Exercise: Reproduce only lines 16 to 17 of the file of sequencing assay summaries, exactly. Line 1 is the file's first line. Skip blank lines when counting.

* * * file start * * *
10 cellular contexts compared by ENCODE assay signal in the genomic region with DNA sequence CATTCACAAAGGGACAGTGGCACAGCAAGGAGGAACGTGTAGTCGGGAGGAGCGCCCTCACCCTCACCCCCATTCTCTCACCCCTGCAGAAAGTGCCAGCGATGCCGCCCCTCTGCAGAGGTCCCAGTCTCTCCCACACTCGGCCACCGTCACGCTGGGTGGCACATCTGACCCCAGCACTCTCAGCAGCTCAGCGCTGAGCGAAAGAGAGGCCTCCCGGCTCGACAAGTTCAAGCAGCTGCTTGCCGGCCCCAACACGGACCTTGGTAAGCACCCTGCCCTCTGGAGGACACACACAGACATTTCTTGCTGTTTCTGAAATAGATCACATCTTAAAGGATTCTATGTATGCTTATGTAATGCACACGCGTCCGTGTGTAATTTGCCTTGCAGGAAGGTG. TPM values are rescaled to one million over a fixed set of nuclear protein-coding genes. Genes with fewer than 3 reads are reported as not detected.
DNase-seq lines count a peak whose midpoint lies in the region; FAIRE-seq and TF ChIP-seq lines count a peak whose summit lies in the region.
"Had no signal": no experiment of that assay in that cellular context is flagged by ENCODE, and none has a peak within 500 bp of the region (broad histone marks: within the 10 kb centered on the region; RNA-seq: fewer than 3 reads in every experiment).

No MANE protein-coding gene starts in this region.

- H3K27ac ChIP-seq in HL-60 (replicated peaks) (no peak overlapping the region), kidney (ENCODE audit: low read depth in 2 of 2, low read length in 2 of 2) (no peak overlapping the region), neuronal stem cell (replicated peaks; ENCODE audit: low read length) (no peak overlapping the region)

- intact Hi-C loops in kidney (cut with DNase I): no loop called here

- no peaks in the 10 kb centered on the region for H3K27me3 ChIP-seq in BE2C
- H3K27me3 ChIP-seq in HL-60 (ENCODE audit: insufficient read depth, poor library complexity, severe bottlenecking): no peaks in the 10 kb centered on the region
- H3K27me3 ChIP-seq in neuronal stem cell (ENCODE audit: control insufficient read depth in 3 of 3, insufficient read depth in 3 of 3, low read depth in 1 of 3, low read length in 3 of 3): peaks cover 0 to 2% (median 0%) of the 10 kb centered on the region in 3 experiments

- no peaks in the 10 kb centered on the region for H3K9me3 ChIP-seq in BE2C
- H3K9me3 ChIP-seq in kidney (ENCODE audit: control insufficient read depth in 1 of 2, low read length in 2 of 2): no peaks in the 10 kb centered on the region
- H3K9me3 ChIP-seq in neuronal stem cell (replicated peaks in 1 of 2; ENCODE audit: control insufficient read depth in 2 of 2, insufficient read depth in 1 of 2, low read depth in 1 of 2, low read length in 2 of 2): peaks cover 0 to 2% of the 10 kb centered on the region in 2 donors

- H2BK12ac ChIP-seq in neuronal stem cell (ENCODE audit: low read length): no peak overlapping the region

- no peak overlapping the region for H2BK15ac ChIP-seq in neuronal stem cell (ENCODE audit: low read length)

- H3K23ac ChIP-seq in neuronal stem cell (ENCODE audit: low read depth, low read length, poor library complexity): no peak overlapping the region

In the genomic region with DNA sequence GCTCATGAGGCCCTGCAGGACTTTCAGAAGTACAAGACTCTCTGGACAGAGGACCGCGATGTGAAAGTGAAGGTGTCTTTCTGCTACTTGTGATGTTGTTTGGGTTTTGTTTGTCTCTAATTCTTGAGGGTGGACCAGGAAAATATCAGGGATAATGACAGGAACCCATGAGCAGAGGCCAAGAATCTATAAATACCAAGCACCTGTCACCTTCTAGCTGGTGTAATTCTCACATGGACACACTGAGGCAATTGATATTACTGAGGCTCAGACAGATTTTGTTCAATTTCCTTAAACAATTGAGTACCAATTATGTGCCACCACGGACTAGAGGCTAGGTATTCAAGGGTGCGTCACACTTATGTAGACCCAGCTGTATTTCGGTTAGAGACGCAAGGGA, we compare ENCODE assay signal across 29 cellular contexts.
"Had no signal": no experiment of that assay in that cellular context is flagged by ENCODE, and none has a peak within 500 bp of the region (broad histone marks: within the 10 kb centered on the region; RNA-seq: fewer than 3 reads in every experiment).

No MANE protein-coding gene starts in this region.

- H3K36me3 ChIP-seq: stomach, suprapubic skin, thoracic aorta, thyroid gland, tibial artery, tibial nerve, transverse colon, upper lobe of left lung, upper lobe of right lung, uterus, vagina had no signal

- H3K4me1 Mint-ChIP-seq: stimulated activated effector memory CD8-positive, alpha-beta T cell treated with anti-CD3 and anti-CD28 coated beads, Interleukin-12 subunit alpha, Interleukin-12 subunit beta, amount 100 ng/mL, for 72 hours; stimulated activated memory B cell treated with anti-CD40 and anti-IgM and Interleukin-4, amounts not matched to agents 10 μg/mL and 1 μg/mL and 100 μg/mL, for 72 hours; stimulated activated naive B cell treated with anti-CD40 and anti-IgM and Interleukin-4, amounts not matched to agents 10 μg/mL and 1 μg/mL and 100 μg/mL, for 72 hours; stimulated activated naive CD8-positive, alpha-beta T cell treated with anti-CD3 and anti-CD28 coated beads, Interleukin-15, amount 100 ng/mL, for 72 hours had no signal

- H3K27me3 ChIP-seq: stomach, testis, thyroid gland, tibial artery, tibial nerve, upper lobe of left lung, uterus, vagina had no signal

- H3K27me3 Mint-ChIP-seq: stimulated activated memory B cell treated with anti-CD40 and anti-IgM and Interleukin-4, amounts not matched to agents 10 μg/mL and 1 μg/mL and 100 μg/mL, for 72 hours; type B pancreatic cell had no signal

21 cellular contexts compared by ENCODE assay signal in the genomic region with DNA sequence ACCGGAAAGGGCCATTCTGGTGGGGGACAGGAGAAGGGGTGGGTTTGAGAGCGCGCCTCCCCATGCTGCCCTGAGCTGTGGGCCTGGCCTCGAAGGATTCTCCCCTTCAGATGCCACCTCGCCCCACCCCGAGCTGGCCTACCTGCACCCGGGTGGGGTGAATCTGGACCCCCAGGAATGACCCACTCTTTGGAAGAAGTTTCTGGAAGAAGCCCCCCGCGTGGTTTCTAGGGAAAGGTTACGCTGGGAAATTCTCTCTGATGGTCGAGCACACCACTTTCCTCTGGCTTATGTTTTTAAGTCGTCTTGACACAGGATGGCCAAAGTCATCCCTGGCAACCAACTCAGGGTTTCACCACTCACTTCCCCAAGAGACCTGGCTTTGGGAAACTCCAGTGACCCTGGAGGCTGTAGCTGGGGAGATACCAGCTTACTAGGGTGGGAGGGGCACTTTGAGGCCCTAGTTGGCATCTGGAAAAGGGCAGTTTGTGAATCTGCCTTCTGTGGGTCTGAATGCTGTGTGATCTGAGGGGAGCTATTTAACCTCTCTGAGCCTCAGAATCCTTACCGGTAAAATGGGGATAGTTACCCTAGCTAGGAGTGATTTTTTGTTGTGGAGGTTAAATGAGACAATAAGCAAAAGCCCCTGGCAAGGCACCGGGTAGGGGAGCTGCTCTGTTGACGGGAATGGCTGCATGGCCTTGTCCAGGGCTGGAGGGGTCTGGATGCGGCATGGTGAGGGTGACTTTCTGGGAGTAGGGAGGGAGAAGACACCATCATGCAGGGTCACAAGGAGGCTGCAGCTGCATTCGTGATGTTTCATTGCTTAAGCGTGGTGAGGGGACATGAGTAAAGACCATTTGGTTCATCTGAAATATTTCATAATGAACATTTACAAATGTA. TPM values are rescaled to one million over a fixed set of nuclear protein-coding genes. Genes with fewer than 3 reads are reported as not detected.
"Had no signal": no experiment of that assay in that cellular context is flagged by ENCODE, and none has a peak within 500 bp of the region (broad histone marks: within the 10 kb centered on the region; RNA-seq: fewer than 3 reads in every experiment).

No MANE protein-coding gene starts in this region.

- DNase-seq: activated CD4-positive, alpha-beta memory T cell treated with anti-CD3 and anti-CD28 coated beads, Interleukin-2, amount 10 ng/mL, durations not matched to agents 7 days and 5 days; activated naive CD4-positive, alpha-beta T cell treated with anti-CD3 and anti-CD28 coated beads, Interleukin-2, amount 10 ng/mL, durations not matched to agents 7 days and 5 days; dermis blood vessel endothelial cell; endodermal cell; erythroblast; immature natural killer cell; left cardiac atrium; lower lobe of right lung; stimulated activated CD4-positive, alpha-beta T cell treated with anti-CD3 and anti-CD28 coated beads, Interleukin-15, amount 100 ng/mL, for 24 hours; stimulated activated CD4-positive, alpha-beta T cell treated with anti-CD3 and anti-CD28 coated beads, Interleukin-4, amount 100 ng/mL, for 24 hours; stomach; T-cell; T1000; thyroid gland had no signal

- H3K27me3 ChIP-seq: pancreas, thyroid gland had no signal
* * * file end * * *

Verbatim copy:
In the genomic region with DNA sequence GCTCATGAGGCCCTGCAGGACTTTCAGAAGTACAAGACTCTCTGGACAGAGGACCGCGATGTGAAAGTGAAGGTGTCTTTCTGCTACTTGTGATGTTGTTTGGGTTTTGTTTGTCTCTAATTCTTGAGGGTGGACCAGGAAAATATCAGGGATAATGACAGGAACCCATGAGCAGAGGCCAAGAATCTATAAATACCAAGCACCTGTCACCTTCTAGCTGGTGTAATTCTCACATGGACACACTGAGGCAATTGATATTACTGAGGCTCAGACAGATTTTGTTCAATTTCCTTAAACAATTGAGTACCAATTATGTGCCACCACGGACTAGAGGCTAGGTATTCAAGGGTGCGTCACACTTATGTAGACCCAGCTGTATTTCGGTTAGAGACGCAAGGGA, we compare ENCODE assay signal across 29 cellular contexts.
"Had no signal": no experiment of that assay in that cellular context is flagged by ENCODE, and none has a peak within 500 bp of the region (broad histone marks: within the 10 kb centered on the region; RNA-seq: fewer than 3 reads in every experiment).